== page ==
Most developers know how HTTPS made browser to server communications more secure by encrypting the data in transport. Often times, though, we need to know more than just that. Here are some HTTPS-related concepts which I found useful in my work:
Does HTTPS use Asymmetric or Symmetric Encryption?
This is a tricky question and sadly, commonly asked in interviews. The short answer is both! The PKI (Public Key Infrastructure) uses asymmetric encryption (public and private key) by design. It’s great for distribution; nonetheless, it’s uber slow. That’s why, modern HTTPS uses both: 1) asymmetric encryption to establish a session by sharing a session key 2) the session key, used by both parties uses symmetric encryption to decrypt and encrypt corresponding data exchanged in a performant way.
Public Keys vs Certificates
TLDR; a certificate contains a public key with some extra information to verify its validity/ authenticity. In the HTTPS world, a public key in itself is quite useless. We need to know who “signed” (aka certified) this public key and until when is this public key valid for. These public key “signers” are called CAs (Certificate Authorities). When a browser receives a certificate, it automatically checks its metadata about the CA who signed the public key. Browsers usually have an built-in list of trusted CAs to confirm the website domain is who they think they are. Once this is confirmed, we can use the website’s public key to initiate a HTTPS session with assurance and the browser will usually display the lock icon.
Can we do compression over HTTPS?
This is another tricky interview question. Logically, it seems like a good idea to save bandwidth. In practice, doing compression over HTTPS should be done selectively (i.e. with caution). Why? Because if the data exchanged is sensitive, TLS compression will make it vulnerable to length-related attacks like BREACH and CRIME. If performance is really your concern, here are some tips:
- only compress static content like css, js, and public html (e.g. Terms and Conditions page)
- use minification
- use browser cache headers
Mutual TLS authentication (mTLS)
This concept is more common in a B2B or an Intranet setting. The idea is simple: HTTPS can also be used as a two-way authentication. On top of the traditional server authentication use-case, we can have client authenticate its identity by providing its certificate to the server. Provisioning the client certificates is operationally not very scalable, that’s why it’s only used in B2B integrations. In normal Internet web applications, client authentication is handled in the application layer.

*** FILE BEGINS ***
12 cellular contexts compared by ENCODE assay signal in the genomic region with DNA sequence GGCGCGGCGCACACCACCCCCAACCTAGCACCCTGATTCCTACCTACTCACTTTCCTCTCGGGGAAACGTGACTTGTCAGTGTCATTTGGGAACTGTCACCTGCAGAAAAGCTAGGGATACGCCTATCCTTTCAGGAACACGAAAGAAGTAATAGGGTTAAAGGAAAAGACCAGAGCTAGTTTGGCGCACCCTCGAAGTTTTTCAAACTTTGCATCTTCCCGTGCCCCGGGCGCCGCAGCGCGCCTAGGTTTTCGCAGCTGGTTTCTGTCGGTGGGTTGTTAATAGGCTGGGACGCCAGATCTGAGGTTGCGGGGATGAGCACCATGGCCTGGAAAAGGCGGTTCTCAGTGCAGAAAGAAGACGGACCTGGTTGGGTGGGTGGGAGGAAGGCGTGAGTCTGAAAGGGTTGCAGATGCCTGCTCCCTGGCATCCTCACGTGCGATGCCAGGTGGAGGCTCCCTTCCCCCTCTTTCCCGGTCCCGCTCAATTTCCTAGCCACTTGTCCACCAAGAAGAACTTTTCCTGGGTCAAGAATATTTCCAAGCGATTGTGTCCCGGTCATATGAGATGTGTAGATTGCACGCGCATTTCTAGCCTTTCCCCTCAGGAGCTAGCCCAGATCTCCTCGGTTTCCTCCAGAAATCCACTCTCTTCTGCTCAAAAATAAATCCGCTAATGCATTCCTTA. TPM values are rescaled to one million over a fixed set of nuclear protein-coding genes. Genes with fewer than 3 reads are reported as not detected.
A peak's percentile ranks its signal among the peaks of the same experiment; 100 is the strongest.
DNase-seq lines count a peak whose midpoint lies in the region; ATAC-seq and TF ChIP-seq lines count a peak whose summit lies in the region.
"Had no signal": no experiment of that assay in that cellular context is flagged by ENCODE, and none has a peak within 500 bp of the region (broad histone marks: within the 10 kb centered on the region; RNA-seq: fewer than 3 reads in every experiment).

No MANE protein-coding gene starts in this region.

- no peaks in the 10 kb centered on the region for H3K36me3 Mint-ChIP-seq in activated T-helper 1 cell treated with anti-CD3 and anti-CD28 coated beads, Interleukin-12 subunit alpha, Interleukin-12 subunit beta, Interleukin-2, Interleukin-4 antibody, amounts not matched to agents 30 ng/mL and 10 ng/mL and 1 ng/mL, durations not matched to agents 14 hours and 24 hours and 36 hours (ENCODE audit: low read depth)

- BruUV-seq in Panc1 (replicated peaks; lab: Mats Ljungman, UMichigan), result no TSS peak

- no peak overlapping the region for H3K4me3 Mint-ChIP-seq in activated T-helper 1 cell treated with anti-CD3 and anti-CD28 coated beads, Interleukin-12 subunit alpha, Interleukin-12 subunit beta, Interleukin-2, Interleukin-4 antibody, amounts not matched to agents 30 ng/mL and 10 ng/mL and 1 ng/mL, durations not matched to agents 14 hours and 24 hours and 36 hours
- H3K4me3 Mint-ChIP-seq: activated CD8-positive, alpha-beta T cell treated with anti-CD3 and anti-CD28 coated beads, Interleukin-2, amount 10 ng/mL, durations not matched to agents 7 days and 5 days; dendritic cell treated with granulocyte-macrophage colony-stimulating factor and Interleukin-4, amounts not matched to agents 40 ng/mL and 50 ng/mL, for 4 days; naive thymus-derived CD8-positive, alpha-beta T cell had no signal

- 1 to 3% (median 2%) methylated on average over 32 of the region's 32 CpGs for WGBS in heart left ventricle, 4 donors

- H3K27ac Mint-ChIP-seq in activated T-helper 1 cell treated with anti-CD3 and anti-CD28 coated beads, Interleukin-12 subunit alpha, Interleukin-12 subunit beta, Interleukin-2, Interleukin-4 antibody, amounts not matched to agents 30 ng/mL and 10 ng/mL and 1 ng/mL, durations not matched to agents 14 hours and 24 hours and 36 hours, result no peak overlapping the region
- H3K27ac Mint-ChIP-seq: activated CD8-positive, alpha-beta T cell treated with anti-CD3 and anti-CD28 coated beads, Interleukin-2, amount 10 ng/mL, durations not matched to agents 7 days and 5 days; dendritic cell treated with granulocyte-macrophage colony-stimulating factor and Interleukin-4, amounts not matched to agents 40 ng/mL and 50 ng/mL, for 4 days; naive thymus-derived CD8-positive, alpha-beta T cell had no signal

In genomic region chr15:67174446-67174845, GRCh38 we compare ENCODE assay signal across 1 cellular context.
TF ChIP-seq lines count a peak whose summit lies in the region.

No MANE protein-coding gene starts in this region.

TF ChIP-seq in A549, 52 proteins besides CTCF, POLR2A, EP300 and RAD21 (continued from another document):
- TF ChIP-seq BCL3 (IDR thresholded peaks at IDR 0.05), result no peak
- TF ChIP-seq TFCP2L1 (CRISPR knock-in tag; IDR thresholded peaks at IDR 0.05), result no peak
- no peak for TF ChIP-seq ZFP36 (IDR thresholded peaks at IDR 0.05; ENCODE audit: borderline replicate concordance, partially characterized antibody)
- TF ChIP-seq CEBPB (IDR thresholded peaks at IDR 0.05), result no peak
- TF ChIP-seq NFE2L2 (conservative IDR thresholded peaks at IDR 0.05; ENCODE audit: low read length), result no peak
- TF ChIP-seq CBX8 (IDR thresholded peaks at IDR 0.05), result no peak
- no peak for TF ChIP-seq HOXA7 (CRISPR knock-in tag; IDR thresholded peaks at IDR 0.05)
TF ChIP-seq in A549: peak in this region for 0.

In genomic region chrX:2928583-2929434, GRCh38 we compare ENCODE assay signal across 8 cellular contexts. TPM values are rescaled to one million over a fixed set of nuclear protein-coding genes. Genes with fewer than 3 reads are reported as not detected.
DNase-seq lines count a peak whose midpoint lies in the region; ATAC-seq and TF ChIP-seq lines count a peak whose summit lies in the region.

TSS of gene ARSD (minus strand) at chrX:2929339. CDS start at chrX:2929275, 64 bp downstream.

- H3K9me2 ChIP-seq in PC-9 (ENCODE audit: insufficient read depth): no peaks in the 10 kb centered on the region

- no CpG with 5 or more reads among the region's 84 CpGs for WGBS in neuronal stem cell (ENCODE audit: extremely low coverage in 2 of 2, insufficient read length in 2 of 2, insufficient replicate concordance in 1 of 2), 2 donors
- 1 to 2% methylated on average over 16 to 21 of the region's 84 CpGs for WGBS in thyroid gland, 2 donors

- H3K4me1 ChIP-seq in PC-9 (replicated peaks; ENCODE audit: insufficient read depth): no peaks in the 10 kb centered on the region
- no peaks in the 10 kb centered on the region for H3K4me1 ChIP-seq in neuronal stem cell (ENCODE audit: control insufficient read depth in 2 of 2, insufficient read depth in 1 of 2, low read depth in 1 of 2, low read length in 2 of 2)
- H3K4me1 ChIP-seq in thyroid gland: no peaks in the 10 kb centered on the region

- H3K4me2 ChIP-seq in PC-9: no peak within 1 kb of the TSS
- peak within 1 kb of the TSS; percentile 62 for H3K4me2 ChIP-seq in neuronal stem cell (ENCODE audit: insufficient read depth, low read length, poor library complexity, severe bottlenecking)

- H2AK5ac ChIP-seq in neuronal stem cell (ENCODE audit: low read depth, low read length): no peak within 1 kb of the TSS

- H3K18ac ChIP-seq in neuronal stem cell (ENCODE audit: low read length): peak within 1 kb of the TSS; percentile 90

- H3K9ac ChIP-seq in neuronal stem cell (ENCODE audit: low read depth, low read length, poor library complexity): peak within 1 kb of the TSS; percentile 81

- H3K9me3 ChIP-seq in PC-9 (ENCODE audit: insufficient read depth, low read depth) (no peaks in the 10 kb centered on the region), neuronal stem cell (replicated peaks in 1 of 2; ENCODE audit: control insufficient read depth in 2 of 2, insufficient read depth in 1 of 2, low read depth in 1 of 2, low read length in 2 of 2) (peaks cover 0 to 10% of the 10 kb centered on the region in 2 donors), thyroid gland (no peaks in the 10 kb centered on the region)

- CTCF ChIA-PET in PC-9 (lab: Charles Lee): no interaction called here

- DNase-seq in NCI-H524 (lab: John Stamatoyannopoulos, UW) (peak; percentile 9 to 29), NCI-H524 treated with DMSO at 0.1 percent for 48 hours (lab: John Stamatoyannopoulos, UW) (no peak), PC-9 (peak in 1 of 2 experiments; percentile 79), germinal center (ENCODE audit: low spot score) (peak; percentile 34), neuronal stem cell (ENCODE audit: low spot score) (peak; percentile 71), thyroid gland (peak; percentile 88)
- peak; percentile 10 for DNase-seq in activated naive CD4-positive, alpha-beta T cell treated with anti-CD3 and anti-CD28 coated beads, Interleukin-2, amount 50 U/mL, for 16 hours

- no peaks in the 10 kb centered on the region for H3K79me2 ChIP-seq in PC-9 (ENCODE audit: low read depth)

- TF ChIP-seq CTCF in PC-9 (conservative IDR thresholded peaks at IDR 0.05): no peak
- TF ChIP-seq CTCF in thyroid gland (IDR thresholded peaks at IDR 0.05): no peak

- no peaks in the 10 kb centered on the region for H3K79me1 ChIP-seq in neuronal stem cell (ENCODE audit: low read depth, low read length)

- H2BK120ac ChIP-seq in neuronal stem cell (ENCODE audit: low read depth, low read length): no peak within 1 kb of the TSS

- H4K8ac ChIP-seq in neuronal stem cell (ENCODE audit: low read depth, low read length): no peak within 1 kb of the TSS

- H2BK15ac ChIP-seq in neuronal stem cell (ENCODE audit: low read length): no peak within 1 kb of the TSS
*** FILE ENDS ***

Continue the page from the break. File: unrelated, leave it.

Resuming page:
Keystores vs keys
This was initially quite confusing for me, but it’s actually very simple: you can load many keys (public or private) into a single keystore. The good thing with this approach is you can just have one password to secure and encrypt the keys in the keystore. Thus, you can load all the keys pertinent to say, one application, into one keystore and just have one password to guard them.
JKS was a popular Java keystore format until Java 8. Nowadays, it’s deprecated.
.pfx (aka pkcs12) is the language agnostic alternative. PKCS12 file usually contains a bundled pair of private key and its corresponding certificate (incl. public key). But in theory, it can hold more than that.
What are self-signed certificates?
Certificate Authorities (CAs) used to provide their service at a hefty fee. So, in the past, people employed workarounds to test their local webserver’s SSL using self-signed certificates. This is nothing but having your public key digitally signed, not by a trusted CA, but by your own private key. I believe no modern browsers will accept self-signed certificates. The solution, nowadays, is usually either to have Intranet applications use internal company CAs or terminating SSL in the reverse proxy/ load balancer, such that application servers with business logic don’t need to worry about SSL at all.
HMAC Using RSA
This might be quite a stretch from the main discussion about HTTPS, but since we’re in the topic of web security and cryptography, let’s revisit HMAC. We commonly use HMAC to as a message digest for secure file transfers, but it’s actually a handy tool for API/ HTTP integrations as well. It complement HTTPS. The idea is, we use a shared key (e.g. MD5 or SHA-256) to sign our content string, and the receiver can do the exact thing to compare the signature and verify it comes from the trusted sender. We can go further. The key doesn’t have to be a symmetric/ shared key! We can use asymmetric public & private key pair to do this too! That’s where RSA comes in handy. We can use our private key to sign the message and the receiver can use our public key to verify if it indeed comes from us; all using the RSA algorithm. This reduces the hassle to have to communicate shared keys securely. AliPay employs this trick here: https://global.alipay.com/docs/ac/gr/globalgs
Certificate Format, Encoding, & Extensions
Certificates have a standard format called
X.509. This format is then most commonly encoded into 2 encodings:
- PEM (Base64 ASCII) -> usually with
- DER (Binary) -> usually with
.derfile extension These file extensions are convention-based, I repeat, only convention-based. You should always check the content to see what it actually is. Other common extensions “conventions” include:
.csr: certificate signing request (the public key with metadata you send to the CA to sign)
.crt: people sometimes differentiate public key with certificates by having
.pemextension reserved for public keys and
.key: people usually use this extension to host private key.
Let me know if you have other HTTPS-related concepts you found useful, and I would be glad to add it to this list. And as always, I’d really appreciate your feedback especially if you found some things which are inaccurate.